To the editor:

I want to respond to Marylee Norick's (of San Jose) April 8 letter critical of Baker City's trashy, cluttered neighborhoods.

Because I was born in San Jose and lived in that area for 49 years, until 1990, I consider myself informed on the trashy and cluttered conditions in the San Jose neighborhoods. And while living there, I witnessed San Jose, along with other local towns, becoming the Silicon Valley with its world-class high-tech corporations, fabulously rich owners and managers, and smog and congestion.

Actually, the Noricks' andquot;shock of discoveryandquot; of the blighted Baker City neighborhoods seems inaccurate. The high quality and style of homes and cleanliness in several Baker City neighborhoods easily compare with similar neighborhoods in Silicon Valley.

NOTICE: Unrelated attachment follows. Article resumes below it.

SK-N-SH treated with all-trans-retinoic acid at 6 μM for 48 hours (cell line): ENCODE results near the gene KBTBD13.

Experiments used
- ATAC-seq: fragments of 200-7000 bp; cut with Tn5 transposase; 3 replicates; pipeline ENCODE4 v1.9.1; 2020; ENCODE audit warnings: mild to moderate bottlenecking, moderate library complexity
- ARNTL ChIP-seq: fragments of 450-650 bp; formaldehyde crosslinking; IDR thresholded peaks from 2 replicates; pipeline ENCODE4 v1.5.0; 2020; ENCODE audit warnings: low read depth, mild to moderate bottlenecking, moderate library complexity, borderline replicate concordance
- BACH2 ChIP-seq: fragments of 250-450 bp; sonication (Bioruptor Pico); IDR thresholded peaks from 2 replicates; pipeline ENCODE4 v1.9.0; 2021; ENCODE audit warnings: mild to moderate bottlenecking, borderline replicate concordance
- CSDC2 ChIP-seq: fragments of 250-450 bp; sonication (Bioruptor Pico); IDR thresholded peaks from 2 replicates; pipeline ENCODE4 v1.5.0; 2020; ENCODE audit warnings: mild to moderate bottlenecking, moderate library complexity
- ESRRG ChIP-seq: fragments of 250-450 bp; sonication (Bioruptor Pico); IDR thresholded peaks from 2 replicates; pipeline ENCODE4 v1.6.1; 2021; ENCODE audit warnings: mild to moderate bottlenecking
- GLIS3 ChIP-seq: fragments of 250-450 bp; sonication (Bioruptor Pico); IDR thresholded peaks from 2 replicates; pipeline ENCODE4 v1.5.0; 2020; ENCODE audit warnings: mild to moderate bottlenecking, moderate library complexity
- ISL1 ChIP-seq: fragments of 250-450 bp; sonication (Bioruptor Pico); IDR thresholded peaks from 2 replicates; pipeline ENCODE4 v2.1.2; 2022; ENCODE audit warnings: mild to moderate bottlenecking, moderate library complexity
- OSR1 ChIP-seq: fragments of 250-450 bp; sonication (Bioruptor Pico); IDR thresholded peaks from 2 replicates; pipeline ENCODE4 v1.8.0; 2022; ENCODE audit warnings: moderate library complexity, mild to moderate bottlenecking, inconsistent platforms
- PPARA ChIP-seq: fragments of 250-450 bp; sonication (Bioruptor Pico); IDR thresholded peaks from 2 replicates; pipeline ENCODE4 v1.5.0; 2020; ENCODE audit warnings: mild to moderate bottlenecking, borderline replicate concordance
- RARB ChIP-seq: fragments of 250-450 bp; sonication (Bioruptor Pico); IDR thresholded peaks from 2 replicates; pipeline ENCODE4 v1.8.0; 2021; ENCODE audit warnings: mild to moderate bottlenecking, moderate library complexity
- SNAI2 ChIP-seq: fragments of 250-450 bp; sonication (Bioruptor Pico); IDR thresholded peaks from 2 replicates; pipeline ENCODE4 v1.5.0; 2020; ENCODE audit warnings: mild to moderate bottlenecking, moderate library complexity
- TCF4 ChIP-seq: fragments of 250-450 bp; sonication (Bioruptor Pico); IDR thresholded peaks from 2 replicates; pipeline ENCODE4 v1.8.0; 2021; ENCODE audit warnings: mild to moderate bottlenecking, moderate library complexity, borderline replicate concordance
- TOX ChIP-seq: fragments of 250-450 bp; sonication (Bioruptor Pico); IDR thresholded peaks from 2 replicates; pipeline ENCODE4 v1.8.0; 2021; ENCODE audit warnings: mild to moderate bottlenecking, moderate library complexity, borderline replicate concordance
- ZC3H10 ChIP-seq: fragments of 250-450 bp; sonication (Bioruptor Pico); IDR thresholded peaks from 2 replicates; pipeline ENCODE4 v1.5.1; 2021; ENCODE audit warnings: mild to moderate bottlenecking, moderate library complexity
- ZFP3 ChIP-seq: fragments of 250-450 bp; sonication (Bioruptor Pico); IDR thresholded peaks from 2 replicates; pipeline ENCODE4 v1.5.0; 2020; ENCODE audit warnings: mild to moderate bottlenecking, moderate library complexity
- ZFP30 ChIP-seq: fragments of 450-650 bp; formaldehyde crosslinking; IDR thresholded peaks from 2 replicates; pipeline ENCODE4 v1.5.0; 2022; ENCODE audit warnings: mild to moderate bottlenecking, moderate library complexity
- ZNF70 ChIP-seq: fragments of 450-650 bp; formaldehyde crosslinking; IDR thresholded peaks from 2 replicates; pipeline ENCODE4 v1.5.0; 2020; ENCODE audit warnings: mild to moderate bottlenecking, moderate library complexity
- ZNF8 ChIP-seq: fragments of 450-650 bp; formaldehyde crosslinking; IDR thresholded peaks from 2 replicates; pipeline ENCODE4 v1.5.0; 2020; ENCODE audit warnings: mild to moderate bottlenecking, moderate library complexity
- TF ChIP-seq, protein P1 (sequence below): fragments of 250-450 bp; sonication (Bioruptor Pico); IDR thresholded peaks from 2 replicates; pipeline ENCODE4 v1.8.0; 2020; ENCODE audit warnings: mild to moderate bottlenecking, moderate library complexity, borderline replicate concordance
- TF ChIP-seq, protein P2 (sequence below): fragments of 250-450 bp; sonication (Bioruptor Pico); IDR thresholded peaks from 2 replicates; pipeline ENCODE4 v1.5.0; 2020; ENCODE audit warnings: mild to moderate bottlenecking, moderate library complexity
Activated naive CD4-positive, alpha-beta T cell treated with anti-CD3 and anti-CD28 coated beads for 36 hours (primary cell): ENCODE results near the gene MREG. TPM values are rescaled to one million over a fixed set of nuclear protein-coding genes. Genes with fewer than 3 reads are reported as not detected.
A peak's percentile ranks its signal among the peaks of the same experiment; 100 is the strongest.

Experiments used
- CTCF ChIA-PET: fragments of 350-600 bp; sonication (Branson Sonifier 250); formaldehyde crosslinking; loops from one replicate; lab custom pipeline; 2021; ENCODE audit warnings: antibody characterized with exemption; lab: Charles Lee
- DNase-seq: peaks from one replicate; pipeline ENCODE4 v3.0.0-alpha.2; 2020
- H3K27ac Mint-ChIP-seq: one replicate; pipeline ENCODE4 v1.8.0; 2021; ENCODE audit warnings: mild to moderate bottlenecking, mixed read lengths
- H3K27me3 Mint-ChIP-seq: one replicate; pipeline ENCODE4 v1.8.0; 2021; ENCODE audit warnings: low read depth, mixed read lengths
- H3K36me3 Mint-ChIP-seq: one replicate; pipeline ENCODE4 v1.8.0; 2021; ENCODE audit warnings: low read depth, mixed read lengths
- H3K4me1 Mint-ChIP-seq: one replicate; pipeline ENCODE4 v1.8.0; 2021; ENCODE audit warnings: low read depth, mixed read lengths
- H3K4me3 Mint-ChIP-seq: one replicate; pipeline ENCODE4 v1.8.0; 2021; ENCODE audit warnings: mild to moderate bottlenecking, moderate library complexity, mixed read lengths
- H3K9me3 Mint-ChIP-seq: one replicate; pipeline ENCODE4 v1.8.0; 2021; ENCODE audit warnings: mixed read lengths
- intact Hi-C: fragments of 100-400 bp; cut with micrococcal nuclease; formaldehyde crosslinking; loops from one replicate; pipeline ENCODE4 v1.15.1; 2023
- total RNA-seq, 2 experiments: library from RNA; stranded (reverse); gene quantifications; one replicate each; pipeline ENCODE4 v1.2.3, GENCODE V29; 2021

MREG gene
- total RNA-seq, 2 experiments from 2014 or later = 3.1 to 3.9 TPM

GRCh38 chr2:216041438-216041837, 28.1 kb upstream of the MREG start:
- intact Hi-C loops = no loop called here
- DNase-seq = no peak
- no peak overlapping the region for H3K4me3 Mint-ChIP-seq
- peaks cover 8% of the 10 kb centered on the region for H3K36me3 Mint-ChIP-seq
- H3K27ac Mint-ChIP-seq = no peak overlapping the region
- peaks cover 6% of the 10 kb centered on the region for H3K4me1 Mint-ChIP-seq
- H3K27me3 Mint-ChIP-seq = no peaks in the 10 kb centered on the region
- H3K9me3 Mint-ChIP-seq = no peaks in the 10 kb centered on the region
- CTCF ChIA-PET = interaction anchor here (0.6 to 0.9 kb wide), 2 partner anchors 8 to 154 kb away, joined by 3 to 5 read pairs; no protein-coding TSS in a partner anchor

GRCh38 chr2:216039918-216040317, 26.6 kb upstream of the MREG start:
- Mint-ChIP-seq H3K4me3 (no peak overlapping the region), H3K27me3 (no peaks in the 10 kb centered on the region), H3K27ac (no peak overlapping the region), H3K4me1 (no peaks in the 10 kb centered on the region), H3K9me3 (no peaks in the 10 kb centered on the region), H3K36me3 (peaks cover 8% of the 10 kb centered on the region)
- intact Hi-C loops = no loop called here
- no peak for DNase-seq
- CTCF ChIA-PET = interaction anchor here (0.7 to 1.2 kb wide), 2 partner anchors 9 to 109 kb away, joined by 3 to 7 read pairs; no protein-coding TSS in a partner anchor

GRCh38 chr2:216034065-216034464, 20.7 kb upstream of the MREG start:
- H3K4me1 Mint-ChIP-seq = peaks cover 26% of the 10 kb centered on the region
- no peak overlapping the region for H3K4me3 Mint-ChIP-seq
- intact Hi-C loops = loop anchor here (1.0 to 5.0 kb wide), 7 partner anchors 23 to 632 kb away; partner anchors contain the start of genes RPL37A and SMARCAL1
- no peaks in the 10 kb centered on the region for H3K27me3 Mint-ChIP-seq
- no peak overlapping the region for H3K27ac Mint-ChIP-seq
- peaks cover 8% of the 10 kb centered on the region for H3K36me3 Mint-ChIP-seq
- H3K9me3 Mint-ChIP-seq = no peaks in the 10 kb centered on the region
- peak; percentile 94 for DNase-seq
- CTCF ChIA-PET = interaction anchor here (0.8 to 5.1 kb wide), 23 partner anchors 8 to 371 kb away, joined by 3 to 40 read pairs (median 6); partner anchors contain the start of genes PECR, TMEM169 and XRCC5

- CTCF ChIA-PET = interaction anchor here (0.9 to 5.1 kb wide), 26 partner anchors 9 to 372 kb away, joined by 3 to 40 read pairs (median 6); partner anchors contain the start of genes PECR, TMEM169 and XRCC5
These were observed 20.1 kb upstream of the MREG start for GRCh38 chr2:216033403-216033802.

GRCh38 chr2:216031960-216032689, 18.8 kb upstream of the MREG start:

In the late 1960s I bought a typical, three-bedroom tract home in Sunnyvale, a Silicon Valley town close to San Jose, for $25,800 and sold it a couple years later. Recently, a relative of mine estimated this same house might sell for a million dollars today. Based on this market study, my conclusion is that very few Baker homeowners could afford to purchase homes in Silicon Valley and probably couldn't afford to hire any of the army of gardeners, maintenance people, house cleaners, pool cleaners, nannies, dog walkers and other workers employed by Silicon Valley homeowners to keep their homes and neighborhoods in super shape.

Another reason for Silicon Valley's clean and tidy front yards and streets is that if you were to leave your lawnmowers, picnic tables, garden pots, swingsets, toys, small utility trailers, bicycles and other stuff out overnight, I can almost guarantee that they would be gone by morning, stolen by cruising thieves.

I had a homeowner friend in San Jose who told me that whenever he got behind on his lawn or pruning, several of his neighbors would come over and talk to him. They let him know he was to maintain the standards or they were going to help him out.

We shouldn't run the Noricks andquot;out of Dodgeandquot; for their comments. There may be some truth in their criticism, and we should respect their candor.

Bill Cox

Baker City